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Education Association of Mt. Olive v. Mt. Olive Board of Education

October 2, 2012

EDUCATION ASSOCIATION OF MT. OLIVE, PLAINTIFF-APPELLANT,
v.
MT. OLIVE BOARD OF EDUCATION, DEFENDANT-RESPONDENT.



On appeal from the Superior Court of New Jersey, Chancery Division, Morris County, Docket No. C-142-11.

Per curiam.

NOT FOR PUBLICATION WITHOUT THE APPROVAL OF THE APPELLATE DIVISION

Argued September 11, 2012

Before Judges Yannotti and Hoffman.

Plaintiff Education Association of Mount Olive (Association) appeals from the Law Division order entered on December 5, 2011, denying its motion to vacate an arbitration award in favor of defendant Mount Olive Board of Education (Board). We affirm.

The relevant facts are not in dispute. The Board and the Association are parties to a collective bargaining agreement (Agreement) covering the period July 1, 2008 through June 30, 2011. Pertinent to this case, the Agreement provided that the work year for teachers shall include 1 opening day, 180 student days, and 2 full-length in-service days.

The contract also stated, "[t]he last two scheduled student days of school will be shortened days." This language has been present in the parties' agreements dating back an indeterminate number of years. During this time, teachers consistently worked full days on the last two scheduled student days and never challenged this requirement.

When the Board issued the calendar for the 2010-2011 school year, the Association filed a grievance challenging the calendar because it indicated that the last two student days would be shortened days for students only.

The matter proceeded to arbitration. The arbitrator determined that the relevant section of the Agreement was ambiguous and therefore considered the parties' past practice, which indicated that the last two student days had always been half days for students only. He concluded that there was no indication the parties intended to change this practice when they entered into the Agreement. In light of the subject paragraph's ambiguity, the arbitrator considered the parties' long-standing past practice and found same to be controlling. Accordingly, the arbitrator denied the grievance.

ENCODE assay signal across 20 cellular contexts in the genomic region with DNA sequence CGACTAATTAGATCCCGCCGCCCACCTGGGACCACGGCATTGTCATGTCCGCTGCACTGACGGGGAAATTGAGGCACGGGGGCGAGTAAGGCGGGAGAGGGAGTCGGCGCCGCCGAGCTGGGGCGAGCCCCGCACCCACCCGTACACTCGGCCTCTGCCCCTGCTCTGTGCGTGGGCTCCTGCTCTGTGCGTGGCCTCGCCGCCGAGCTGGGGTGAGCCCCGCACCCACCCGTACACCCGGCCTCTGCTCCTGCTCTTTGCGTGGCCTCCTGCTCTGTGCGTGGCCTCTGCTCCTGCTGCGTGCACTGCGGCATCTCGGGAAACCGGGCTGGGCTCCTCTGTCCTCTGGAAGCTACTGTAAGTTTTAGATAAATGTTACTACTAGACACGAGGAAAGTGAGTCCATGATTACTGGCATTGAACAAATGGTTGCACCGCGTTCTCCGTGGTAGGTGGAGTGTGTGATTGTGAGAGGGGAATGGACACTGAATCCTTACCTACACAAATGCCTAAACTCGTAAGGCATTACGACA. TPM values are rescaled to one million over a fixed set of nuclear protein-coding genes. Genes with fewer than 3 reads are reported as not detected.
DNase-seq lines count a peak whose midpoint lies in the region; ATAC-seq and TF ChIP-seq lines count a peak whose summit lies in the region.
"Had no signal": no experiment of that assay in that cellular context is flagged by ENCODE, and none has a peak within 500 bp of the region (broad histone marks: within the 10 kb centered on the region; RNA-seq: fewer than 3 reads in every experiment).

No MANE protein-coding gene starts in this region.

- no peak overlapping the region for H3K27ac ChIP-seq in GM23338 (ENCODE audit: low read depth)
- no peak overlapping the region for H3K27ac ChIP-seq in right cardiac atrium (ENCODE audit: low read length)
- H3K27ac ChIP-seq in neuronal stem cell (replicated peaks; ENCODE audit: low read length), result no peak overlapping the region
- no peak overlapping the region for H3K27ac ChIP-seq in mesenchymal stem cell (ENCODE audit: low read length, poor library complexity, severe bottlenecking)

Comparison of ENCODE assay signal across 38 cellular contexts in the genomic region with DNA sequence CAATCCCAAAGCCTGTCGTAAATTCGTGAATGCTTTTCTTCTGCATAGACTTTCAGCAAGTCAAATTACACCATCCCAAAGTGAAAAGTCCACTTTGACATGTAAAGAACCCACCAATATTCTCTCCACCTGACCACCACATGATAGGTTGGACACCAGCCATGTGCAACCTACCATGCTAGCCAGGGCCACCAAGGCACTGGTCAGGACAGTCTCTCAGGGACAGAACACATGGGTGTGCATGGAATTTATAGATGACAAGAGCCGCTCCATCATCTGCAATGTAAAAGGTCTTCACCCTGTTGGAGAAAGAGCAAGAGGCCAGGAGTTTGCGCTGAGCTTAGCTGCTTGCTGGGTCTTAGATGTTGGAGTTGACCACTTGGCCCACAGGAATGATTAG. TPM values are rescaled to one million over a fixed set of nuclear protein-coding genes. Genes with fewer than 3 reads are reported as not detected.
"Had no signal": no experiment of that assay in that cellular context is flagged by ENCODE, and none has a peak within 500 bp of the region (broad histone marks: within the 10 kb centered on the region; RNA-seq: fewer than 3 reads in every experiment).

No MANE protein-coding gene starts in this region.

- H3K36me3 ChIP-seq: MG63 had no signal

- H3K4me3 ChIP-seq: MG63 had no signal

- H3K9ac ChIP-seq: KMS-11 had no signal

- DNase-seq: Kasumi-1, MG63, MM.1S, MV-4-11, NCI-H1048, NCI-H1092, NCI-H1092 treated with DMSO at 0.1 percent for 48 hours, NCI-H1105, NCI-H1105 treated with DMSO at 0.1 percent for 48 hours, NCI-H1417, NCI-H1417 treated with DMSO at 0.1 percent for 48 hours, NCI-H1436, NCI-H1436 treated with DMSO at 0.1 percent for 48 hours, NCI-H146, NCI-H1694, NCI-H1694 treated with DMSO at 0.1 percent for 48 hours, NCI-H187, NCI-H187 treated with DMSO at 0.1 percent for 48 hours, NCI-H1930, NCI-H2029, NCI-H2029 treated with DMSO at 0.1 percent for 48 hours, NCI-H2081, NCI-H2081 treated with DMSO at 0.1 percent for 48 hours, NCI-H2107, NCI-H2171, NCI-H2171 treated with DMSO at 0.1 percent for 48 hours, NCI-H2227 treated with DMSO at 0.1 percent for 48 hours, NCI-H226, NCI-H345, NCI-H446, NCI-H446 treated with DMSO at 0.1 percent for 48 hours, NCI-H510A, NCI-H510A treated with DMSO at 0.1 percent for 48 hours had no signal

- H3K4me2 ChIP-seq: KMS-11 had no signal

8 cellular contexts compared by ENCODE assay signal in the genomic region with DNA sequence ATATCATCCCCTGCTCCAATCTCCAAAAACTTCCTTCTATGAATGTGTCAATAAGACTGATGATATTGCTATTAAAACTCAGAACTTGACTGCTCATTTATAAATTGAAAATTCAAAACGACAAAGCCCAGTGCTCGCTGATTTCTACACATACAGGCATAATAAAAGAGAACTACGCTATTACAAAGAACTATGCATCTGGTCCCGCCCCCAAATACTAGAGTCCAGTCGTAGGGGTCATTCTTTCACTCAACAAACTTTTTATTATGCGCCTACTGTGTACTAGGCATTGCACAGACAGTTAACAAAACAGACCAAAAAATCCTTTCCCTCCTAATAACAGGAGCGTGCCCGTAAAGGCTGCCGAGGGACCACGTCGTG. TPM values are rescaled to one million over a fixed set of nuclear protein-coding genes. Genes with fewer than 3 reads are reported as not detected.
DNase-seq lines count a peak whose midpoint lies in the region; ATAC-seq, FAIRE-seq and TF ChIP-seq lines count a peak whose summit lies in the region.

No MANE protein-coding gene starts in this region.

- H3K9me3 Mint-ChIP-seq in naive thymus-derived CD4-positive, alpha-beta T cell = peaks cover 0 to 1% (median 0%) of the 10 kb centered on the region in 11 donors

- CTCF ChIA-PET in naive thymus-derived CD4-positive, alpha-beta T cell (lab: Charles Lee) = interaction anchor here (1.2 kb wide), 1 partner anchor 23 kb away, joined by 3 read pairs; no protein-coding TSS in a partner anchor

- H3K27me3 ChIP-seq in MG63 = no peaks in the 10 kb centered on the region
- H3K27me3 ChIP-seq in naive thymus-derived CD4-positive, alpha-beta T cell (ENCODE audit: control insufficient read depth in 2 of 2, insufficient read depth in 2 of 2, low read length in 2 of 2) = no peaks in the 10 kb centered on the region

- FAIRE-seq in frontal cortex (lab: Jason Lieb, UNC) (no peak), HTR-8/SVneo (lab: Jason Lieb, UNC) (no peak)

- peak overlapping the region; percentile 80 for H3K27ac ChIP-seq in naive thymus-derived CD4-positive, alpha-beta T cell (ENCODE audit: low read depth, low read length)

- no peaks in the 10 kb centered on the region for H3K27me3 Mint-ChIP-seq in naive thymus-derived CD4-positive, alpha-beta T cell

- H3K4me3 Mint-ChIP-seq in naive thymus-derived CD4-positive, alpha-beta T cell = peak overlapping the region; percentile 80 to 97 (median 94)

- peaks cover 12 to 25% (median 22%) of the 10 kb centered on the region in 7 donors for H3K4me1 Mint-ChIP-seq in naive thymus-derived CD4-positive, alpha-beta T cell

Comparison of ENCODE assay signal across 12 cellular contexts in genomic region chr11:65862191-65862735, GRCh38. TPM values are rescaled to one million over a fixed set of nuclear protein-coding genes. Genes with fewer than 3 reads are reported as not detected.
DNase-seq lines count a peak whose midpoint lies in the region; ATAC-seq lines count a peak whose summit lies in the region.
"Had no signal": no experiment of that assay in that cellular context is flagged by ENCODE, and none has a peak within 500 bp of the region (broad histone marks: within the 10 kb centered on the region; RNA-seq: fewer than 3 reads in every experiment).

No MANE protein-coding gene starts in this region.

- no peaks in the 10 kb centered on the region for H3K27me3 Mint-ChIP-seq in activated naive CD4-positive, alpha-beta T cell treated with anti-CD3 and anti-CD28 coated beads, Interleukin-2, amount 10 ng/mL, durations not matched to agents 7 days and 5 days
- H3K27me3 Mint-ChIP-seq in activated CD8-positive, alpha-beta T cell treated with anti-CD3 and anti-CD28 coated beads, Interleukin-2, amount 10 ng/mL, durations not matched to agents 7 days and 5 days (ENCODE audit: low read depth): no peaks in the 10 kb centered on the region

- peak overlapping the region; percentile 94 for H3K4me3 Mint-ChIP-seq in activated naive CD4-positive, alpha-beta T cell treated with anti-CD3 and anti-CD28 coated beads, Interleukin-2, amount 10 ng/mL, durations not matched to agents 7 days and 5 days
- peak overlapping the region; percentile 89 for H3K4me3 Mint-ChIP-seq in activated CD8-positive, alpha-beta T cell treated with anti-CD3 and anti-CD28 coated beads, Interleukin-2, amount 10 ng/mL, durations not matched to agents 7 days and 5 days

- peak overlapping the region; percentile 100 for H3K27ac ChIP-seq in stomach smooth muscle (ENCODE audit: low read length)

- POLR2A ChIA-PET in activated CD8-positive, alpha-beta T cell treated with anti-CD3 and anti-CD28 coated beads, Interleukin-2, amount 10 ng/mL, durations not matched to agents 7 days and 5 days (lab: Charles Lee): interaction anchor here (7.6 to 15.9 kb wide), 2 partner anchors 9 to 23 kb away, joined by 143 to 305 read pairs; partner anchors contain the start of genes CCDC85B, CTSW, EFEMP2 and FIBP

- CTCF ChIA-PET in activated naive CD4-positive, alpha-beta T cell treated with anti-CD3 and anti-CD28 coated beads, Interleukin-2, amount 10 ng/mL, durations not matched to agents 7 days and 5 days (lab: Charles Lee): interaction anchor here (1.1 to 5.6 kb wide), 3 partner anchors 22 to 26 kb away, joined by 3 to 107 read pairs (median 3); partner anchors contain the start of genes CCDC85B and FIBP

The Association then filed an order to show cause in the Chancery Division, seeking reversal of the arbitrator's award.

R. 4:67-6. The Association argued that the relevant provision of the Agreement was not reasonably debatable, and the arbitrator should not have considered the parties' past practice in determining the meaning of that provision. The Association argued the Agreement requires that teachers have a shortened day on the last two school days. The trial court rejected these arguments.

In Board of Education of Borough of Alpha, Warren County v. Alpha Education Association, 190 N.J. 34, 41-42 (2006), Justice Wallace summarized the general principles that guide our review of arbitration decisions:

Arbitration is a favored means of resolving labor disputes. State v. Int'l Fed'n of Prof'l & Technical Eng'rs, Local 195, 169 N.J. 505, 513 (2001) (citing County Coll. of Morris Staff Ass'n v. County Coll. of Morris, 100 N.J. 383, 390 (1985)); Scotch Plains-Fanwood Bd. of Educ. v. Scotch Plains-Fanwood Educ. Ass'n, 139 N.J. 141, 149 (1995). The aim of arbitration is to provide the final disposition of a dispute in a speedy and inexpensive manner. Barcon Assocs., Inc. v. Tri-County Asphalt Corp., 86 N.J. 179, 187 (1981). Accordingly, judicial review of an arbitrator's decision is very limited, and the arbitrator's decision is not to be cast aside lightly.

Ibid. "In the public sector, the scope of review in matters of interpretation is confined to determining whether the interpretation of the contractual language is reasonably debatable." County ...


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